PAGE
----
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Google I/O snafu greenlights crap code, angers devs

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There are red faces across Mountain View today after angry developers pointed out a flaw in the Chocolate Factory's Code Jam competition for tickets to the Google I/O conference in June.

Tickets for the event sold out in 20 minutes after they went on sale last month, and prices on eBay hit $4,500 before the auctions were taken down.

Google opened up 100 tickets to developers who successfully wrote solutions in a Code Jam competition, but the checking mechanism for entries turned out to be borked.

"The validator – i.e. the thing that checks your program has created the correct output was broken - and people who submitted incorrect entries had them verified as correct and correct entries (like mine - not bitter at all) were marked as incorrect," emailed Reg reader Richard of Barcode Beasties/TonePush.

The Google+ page covering the competition soon began to fill up with comments from developers, some of whom had stayed up all night trying to win tickets to the show. Many pointed out that code they knew was correct was getting shot down by Google, while others reported flawed code getting approved.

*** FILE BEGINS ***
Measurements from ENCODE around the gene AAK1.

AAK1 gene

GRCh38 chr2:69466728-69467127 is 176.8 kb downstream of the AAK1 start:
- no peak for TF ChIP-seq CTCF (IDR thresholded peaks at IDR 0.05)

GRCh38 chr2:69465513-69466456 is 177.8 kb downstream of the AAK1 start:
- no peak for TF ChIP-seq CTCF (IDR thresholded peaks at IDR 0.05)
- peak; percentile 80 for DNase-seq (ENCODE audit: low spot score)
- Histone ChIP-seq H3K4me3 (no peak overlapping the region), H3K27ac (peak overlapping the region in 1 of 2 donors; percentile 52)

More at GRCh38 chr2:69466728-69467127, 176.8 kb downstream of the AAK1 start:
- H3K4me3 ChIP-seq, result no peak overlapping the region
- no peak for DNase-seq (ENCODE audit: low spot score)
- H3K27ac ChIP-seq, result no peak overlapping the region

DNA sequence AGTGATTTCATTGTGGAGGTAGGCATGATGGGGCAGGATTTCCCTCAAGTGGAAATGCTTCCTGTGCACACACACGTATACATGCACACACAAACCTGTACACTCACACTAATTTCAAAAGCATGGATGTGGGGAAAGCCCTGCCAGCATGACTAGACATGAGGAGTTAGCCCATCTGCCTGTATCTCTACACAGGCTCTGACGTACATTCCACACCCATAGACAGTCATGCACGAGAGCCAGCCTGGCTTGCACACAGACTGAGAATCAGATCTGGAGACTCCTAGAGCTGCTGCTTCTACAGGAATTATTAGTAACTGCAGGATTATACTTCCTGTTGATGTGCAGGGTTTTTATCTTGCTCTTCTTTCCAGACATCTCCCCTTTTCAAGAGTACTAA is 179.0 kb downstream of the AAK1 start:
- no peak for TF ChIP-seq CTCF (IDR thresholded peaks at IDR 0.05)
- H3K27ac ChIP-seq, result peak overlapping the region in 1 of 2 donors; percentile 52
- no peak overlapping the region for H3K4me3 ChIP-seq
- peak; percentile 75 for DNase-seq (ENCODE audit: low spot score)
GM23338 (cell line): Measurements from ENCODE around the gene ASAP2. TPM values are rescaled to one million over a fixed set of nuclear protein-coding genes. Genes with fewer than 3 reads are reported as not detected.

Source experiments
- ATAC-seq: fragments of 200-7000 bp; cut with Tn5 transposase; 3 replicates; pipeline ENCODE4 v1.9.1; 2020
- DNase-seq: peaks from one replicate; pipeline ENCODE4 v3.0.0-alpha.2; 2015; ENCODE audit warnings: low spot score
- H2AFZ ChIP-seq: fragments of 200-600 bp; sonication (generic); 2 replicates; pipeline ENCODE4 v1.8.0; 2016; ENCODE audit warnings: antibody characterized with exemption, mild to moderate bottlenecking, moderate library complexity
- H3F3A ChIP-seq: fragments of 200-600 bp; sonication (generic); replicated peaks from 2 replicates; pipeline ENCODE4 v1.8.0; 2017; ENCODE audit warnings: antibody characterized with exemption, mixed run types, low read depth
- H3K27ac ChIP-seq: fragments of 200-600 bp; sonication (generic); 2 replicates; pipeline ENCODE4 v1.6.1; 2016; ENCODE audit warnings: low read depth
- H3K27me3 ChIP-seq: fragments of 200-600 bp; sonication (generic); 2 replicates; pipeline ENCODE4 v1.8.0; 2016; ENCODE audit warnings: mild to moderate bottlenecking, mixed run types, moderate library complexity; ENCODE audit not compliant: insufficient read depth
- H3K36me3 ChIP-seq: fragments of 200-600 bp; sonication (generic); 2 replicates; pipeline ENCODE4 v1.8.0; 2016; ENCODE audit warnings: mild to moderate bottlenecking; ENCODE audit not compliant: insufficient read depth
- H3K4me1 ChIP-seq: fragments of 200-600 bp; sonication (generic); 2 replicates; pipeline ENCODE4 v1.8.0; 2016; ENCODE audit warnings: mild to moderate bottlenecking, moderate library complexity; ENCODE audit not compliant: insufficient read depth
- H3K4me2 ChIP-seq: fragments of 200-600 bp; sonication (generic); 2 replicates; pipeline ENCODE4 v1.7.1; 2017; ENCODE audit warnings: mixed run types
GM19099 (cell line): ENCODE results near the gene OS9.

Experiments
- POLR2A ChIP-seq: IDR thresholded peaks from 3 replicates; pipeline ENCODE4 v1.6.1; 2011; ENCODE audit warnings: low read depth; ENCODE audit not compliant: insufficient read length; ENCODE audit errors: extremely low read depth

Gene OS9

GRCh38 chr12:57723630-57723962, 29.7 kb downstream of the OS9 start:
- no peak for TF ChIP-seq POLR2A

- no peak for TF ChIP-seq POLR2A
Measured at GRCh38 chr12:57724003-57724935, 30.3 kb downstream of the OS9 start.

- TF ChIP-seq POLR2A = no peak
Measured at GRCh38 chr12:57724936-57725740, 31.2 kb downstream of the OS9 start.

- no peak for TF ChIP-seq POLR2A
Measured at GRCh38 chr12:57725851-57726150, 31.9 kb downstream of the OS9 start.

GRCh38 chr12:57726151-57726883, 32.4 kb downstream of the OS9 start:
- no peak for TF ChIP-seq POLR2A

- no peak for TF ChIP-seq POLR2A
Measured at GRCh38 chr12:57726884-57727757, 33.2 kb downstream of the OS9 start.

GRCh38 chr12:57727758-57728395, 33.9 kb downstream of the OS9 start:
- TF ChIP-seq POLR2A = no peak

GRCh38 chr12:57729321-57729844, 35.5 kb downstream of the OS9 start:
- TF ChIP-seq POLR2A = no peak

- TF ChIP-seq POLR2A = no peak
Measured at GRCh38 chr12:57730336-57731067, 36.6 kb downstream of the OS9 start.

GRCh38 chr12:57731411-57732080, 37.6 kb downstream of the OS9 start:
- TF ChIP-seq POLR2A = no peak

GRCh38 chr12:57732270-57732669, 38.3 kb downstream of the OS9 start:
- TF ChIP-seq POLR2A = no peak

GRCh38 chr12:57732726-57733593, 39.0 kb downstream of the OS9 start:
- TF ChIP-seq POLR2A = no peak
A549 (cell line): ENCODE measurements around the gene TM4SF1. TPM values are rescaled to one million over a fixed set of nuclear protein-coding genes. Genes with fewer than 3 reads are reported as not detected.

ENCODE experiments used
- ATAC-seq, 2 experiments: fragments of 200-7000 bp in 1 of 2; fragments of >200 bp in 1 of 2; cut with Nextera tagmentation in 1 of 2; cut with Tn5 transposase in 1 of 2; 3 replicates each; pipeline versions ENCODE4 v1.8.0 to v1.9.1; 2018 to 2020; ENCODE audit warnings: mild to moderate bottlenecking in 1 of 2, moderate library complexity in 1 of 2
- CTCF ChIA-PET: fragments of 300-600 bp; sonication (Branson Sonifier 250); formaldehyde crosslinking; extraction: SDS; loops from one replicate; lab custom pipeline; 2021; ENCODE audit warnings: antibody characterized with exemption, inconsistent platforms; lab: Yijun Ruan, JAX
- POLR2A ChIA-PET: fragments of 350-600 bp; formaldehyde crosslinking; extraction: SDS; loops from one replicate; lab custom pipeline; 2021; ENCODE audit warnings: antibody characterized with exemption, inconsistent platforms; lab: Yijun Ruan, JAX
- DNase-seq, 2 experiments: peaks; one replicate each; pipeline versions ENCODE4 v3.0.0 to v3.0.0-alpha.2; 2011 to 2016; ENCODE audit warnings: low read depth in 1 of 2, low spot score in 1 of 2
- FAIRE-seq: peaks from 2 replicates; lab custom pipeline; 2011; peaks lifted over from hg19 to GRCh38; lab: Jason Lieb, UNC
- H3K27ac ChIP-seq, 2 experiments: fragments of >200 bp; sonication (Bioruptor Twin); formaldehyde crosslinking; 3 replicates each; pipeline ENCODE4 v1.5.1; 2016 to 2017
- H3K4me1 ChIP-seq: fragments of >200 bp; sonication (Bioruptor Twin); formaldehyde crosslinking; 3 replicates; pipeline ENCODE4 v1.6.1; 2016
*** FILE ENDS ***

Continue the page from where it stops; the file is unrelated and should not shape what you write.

El Reg got in contact with Google to find out what went wrong and an explanation from the Code Jam team has now appeared on the competition web site. It explained that four of the team's coders made the same mistake with the first question and this wasn't noticed until after the competition entries started to come in.

"We would like to apologize for the confusion this has caused," the team said. "We will send an email to all participants shortly, announcing our plan to resolve this issue in the least unfair manner possible. We take a lot of precautions to prevent mistakes like this, but we have messed up this time."

Quite what can be done at this stage remains to be seen. Google faces the prospect of having 100 undeserving coders getting into the show, based on the current results, and there are a lot of peeved developers as a result. ®

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